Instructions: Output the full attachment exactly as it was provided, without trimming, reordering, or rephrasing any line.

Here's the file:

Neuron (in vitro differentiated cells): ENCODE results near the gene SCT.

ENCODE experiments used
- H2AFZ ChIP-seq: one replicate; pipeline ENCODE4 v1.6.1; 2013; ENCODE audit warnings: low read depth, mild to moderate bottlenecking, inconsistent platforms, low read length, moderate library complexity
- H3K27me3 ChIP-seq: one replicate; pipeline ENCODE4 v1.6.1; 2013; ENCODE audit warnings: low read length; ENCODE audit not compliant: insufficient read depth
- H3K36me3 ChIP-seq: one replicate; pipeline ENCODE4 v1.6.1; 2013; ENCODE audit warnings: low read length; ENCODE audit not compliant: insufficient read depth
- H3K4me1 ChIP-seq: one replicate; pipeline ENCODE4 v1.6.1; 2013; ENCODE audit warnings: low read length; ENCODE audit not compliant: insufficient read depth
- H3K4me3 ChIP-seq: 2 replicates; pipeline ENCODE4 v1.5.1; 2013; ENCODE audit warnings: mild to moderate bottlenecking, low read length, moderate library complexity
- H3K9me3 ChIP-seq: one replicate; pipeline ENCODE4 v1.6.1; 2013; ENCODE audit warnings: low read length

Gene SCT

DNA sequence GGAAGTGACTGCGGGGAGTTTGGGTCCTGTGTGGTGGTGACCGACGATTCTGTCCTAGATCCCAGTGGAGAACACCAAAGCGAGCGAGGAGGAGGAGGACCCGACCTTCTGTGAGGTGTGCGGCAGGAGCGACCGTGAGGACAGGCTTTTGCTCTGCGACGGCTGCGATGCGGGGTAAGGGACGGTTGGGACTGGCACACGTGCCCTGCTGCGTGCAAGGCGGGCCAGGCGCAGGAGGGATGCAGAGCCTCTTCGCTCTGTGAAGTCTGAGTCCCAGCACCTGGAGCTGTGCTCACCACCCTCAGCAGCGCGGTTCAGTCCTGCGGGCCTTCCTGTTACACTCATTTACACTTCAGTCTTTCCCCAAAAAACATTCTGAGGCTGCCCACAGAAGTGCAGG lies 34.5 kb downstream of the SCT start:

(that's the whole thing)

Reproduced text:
Neuron (in vitro differentiated cells): ENCODE results near the gene SCT.

ENCODE experiments used
- H2AFZ ChIP-seq: one replicate; pipeline ENCODE4 v1.6.1; 2013; ENCODE audit warnings: low read depth, mild to moderate bottlenecking, inconsistent platforms, low read length, moderate library complexity
- H3K27me3 ChIP-seq: one replicate; pipeline ENCODE4 v1.6.1; 2013; ENCODE audit warnings: low read length; ENCODE audit not compliant: insufficient read depth
- H3K36me3 ChIP-seq: one replicate; pipeline ENCODE4 v1.6.1; 2013; ENCODE audit warnings: low read length; ENCODE audit not compliant: insufficient read depth
- H3K4me1 ChIP-seq: one replicate; pipeline ENCODE4 v1.6.1; 2013; ENCODE audit warnings: low read length; ENCODE audit not compliant: insufficient read depth
- H3K4me3 ChIP-seq: 2 replicates; pipeline ENCODE4 v1.5.1; 2013; ENCODE audit warnings: mild to moderate bottlenecking, low read length, moderate library complexity
- H3K9me3 ChIP-seq: one replicate; pipeline ENCODE4 v1.6.1; 2013; ENCODE audit warnings: low read length

Gene SCT

DNA sequence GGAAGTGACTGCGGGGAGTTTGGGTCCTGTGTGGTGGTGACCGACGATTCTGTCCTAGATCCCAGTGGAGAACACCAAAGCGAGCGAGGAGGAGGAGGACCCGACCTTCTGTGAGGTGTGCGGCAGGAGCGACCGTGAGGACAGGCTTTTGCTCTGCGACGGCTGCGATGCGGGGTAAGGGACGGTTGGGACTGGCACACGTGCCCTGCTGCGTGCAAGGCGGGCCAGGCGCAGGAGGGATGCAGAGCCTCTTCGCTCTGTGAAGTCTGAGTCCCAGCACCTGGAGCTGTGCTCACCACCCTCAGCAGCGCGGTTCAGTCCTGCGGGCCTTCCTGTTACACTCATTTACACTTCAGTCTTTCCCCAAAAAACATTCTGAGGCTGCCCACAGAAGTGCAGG lies 34.5 kb downstream of the SCT start: